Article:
Date: Wednesday, January 16th, 2013, 08:09
Category: Apple TV, Hardware, iPad, iPad mini, MacBook Pro, Rumor
Even though it’s a rumor, there’s got to be a nugget of truth in there somewhere.
Per AppleInsider, analyst Ming-Chi Kuo of KGI Securities has made his Apple hardware predictions for the upcoming year, and expects a bevy of new iOS and Mac product releases will help the iPhone maker address a wider swath of the market
Kuo, who has seen previous success in predicting future Apple products, says the company will introduce a number of new iOS devices in 2013, including an inexpensive iPhone 5, upgraded iPhone 5S, Retina display-toting second-gen iPad mini and a redesigned fifth-generation iPad, among others. He goes on to say that Apple will retire the non-Retina MacBook Pro line and replace it with an all-Retina lineup at a lower price.
Kuo is quick to note that none of the product forecasts are expected in the first quarter of 2013 and says “many” will be introduced in the second half of the year.
According to the analyst, Apple will release both an iPhone 5S with updated internals as well as an inexpensive version of the current iPhone 5 design with a thicker plastic chassis available in six colors. The iPhone 5S, which Kuo believes will launch sometime in June or July, will have largely the same aesthetic as the existing model, but will boast a built-in fingerprint sensor, improved camera and more powerful A7 SoC. A slightly revamped “new design” iPhone 5 is expected to go on sale as a less-expensive alternative to Apple’s flagship handset at around the same time, with the affordable price tag attributed to a plastic exterior that will be available in multiple colorways.
Kuo believes a new fifth-generation 9.7-inch iPad will launch with lighter frame and a more refined look, borrowing the narrow bezels seen on the iPad mini. In turn, the smaller tablet will move to generation two and get a Retina display that sports the same 2,048-by-1,536 pixel screen resolution as the existing full-size iPad. By using an identical resolution, app makers won’t have to make software changes to fit a new native format. The same thinking was used when the iPad mini was released with a resolution identical to the iPad 2.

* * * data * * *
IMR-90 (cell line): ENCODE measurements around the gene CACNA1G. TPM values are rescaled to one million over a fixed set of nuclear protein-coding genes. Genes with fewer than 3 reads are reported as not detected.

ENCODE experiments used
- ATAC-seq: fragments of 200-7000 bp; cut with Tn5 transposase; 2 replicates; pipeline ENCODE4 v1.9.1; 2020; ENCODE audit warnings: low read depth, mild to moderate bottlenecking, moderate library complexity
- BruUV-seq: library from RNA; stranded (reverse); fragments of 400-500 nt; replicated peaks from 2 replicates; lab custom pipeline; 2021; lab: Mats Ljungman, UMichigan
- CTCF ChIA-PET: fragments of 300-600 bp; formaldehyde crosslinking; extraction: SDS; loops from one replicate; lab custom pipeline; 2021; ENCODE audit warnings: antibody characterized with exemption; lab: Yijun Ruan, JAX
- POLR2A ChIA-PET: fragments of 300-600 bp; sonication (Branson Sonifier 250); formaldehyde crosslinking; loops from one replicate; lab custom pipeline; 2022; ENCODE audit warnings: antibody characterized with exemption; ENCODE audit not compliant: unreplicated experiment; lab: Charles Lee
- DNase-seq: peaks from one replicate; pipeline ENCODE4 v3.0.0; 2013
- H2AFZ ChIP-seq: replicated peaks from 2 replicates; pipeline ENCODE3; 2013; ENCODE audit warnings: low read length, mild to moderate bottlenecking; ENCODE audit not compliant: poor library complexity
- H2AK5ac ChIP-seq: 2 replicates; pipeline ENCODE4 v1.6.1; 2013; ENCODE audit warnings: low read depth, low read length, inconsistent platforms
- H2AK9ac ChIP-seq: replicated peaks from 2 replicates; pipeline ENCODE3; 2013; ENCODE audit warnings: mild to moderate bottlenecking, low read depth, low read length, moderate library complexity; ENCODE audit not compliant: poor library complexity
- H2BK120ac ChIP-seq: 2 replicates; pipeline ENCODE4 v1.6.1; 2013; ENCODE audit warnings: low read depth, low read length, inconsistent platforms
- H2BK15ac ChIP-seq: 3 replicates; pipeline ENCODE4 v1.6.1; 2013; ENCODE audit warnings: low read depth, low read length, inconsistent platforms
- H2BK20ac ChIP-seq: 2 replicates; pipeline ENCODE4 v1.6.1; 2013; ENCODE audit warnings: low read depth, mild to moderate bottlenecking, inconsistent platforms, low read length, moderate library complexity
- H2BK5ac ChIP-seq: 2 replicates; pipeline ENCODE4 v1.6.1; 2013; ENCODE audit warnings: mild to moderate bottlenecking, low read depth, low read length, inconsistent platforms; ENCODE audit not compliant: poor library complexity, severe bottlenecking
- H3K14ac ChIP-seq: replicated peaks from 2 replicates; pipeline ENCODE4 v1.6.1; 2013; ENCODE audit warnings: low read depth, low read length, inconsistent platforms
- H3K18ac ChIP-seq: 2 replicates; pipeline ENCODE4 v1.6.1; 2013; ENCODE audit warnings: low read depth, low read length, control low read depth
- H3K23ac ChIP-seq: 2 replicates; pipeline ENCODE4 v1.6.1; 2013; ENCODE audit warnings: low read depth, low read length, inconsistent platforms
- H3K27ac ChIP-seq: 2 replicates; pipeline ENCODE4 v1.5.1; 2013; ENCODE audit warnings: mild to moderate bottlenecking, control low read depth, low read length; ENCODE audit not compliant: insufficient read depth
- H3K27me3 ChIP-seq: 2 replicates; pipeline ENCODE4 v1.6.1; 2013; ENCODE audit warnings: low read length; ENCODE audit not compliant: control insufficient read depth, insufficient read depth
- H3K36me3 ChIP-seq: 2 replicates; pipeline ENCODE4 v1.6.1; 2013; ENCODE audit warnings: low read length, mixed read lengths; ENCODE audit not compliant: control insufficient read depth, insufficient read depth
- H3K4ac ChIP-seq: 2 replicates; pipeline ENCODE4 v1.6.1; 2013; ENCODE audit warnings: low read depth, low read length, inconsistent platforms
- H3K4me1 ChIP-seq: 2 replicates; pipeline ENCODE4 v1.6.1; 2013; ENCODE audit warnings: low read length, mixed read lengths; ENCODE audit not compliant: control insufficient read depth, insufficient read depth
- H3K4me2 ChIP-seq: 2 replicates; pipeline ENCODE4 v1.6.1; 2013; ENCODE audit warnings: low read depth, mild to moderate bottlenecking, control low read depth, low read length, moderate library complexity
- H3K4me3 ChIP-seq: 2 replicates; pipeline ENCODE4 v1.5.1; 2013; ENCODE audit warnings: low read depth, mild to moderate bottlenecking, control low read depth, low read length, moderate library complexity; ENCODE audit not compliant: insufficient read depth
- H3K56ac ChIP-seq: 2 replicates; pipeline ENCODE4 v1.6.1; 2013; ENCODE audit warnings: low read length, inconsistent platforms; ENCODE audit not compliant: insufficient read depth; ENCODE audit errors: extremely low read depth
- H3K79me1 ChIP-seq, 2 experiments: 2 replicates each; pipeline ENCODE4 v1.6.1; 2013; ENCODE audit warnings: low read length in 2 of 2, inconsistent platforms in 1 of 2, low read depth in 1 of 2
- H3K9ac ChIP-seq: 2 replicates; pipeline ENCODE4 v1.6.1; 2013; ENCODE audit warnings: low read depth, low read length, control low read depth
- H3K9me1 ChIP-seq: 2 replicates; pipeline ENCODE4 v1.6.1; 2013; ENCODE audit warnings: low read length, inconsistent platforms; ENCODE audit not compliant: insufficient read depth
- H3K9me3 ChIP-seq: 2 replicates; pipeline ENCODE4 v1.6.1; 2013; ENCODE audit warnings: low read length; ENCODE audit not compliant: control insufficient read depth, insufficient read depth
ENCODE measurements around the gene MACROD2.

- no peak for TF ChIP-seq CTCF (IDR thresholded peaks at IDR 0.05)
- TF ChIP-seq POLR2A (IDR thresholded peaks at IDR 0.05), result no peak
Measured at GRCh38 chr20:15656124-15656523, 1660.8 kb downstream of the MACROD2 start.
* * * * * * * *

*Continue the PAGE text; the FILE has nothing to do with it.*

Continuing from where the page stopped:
As for Apple’s MacBook, the analyst sees an end of life for non-Retina MacBook Pros, which will be replaced by an all-Retina lineup that eschews optical drives. Pricing should be reduced to help move units. The MacBook Air will see little change besides a bump in internal specs as sizing down the high-resolution Retina display is seen as too steep a challenge at this time. Because the Air will not see a significant design change, the tweaked models are expected to arrive earlier in the year, with the all-Retina MacBook Pro line coming in quarter three.
In respect to the iPod product line, Kuo isn’t expecting much in the way of revolutionary changes. With the fifth-gen iPod touch released, Apple will likely introduce a cheaper variant of the current design without a camera and less built-in memory to reach a target price of US$199.
Finally, 2013 is expected to be the last year in which the Apple TV is considered a “hobby,” but Kuo doesn’t believe the company will introduce a full-fledged television set in the next 12 months. The existing media streamer is likely to morph into a serious business — possibly a full-fledged HDTV — in 2014, as Apple already has the infrastructure to support such a device with iTunes, the App Store and iCloud services. What the company lacks, however, is experience in the industry, especially concerning the establishment of a reliable supply chain. Kuo looks to the much-rumored “iTV” as a source of growth in the coming years.